Already, Canada has suffered from its ‘generalist’ approach to foreign affairs and a lack of in-depth expertise on the Middle East and China, says the author

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Fewer than one in five senior managers in Canada’s foreign service meet the foreign language requirements of their jobs, an “unfortunate distinction” among our international counterparts and part of a larger problem of lack of expertise at Global Affairs Canada.

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That’s one of many findings from a new research paper recently released by veteran Canadian diplomat Ulric Shannon, a fluent Arabic-speaking Middle East scholar whose most recent post was Canadian Ambassador. in Iraq until 2021.

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In her article, Shannon compared the level of specialized expertise within AMC’s Foreign Service to that of six other countries (US, UK, France, Australia, China and Russia) at a time of global turmoil. increased.

His conclusion: while other countries strongly encourage their personnel to develop deeper expertise on specific subjects (such as Middle East politics, or international trade, etc.), Canada is lagging behind and risks be at a serious disadvantage on the world stage.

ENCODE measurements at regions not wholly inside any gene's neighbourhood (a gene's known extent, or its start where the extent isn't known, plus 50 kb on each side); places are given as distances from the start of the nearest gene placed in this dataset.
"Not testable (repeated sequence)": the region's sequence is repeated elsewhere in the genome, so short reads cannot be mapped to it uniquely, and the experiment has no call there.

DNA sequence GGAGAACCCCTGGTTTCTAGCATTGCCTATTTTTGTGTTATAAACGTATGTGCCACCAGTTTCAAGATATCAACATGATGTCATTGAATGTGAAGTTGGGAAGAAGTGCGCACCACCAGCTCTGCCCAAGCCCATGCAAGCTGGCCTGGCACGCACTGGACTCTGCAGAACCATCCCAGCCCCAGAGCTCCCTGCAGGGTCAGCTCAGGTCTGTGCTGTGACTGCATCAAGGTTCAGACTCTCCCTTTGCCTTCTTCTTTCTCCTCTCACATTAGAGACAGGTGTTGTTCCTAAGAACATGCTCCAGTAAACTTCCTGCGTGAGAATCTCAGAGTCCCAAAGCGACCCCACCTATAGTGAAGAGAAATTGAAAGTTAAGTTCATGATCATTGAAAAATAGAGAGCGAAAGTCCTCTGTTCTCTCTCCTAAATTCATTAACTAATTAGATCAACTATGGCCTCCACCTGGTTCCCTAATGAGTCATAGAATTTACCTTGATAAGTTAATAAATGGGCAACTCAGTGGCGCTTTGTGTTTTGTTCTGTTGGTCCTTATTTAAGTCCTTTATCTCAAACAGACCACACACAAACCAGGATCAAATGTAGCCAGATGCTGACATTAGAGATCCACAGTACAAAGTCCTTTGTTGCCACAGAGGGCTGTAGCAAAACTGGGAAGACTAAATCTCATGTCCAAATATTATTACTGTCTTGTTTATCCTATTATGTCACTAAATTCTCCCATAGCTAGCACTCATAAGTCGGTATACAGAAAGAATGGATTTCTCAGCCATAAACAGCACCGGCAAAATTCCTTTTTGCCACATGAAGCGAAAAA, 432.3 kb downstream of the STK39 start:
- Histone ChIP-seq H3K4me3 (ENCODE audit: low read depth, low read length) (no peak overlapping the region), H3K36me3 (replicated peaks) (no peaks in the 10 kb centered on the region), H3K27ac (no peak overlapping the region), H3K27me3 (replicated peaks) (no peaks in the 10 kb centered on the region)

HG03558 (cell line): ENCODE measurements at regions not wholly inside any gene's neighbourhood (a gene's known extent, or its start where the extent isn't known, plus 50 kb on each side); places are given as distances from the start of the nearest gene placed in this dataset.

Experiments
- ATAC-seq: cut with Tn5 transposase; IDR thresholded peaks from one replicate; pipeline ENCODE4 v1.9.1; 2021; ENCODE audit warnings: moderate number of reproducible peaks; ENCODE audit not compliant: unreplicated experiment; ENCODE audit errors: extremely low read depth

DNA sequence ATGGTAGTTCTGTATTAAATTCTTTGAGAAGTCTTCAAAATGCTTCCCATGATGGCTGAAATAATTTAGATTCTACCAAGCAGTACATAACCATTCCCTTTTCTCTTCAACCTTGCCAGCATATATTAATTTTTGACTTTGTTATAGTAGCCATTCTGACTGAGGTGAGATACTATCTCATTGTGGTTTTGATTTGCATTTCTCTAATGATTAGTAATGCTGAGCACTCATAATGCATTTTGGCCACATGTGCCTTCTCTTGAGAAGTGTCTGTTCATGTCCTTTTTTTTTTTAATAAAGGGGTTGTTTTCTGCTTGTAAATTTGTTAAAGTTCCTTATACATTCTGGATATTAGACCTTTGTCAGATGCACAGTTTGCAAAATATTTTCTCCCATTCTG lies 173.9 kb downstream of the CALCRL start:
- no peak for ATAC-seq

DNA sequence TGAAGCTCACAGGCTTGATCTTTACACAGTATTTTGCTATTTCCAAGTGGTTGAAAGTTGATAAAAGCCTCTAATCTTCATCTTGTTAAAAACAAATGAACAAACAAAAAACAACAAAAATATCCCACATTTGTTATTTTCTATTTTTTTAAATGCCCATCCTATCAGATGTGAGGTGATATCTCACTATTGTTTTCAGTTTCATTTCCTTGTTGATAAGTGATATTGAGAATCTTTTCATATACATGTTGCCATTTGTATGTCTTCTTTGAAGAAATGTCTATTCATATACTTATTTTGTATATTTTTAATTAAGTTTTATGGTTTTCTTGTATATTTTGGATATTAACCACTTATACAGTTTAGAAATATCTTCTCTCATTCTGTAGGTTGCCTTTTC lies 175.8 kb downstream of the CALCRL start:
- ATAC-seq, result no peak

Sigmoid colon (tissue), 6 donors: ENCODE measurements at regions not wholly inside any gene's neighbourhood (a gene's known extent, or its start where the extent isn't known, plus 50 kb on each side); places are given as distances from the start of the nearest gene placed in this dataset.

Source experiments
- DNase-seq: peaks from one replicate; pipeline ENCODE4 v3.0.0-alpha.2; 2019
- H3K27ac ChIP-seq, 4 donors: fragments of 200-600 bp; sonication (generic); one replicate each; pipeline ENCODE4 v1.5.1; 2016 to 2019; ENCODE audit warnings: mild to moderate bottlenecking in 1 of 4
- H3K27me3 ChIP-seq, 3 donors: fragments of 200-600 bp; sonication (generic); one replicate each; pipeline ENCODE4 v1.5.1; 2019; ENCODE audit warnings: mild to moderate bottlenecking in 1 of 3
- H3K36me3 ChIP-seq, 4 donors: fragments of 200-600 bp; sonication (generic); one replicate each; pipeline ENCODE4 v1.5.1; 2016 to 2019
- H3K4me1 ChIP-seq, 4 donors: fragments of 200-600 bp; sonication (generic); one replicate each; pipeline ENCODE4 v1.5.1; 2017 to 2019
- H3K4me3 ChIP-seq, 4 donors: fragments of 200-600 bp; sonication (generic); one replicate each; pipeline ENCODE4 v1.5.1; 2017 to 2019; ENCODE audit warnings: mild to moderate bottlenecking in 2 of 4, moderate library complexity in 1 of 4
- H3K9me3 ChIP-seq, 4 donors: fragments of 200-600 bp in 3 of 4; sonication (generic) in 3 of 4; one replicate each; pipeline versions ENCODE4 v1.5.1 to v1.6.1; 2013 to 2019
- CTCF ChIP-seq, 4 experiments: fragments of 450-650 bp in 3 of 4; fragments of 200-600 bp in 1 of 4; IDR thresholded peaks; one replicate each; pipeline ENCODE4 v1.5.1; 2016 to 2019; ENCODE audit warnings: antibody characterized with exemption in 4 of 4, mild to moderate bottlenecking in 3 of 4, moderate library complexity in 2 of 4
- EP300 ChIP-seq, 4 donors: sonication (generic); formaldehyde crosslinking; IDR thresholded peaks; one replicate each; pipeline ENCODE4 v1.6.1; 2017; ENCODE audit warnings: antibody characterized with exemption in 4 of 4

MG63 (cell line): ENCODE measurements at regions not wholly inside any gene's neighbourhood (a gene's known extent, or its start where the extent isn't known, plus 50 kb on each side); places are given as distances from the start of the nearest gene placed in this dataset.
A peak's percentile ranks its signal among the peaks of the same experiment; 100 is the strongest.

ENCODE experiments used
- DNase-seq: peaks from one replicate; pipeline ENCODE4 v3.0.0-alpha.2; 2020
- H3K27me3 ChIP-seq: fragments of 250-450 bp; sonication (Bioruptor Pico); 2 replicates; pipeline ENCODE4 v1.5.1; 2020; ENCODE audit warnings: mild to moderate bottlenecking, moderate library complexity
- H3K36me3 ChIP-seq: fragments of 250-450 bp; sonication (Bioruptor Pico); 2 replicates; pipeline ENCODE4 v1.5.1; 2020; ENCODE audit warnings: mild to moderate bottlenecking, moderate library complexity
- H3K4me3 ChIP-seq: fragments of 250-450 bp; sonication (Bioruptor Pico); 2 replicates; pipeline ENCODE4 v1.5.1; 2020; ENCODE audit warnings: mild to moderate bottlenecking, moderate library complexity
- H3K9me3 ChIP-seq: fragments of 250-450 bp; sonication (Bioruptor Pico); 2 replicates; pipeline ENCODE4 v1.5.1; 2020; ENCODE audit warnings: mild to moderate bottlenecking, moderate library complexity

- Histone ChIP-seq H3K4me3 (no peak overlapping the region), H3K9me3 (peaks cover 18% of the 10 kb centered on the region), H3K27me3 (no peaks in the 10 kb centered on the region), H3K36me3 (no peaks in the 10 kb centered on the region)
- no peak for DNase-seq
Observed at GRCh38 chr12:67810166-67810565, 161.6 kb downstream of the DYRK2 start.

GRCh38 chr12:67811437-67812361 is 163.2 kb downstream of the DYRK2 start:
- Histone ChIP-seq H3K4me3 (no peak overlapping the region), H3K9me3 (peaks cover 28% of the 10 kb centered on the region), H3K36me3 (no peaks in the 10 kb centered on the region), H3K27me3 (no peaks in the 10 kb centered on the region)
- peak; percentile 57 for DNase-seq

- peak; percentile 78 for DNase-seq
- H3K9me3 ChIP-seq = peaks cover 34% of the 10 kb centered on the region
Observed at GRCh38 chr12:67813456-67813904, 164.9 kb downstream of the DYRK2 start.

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“We are a bit outlandish. We are late to realize that…we need pockets of specialization and expertise among our rotational staff. I think the other democracies I compare us to in the report are further along this path,” he said during a podcast for the Center for International Policy Studies (CIPS) at the University of Ottawa, where he has just spent a year before returning to the GAC.

Already, he said, Canada has felt the brunt of its “generalist” approach to foreign affairs and its lack of in-depth expertise on the Middle East and China, especially during the fall of Afghanistan. in the hands of the Taliban in 2021 and following China’s arrests of Michael Kovrig and Michael Spavor in 2018.

One of his most notable findings is that few Canadian diplomats have even “general” proficiency in the local foreign languages ​​of the countries in which they are posted.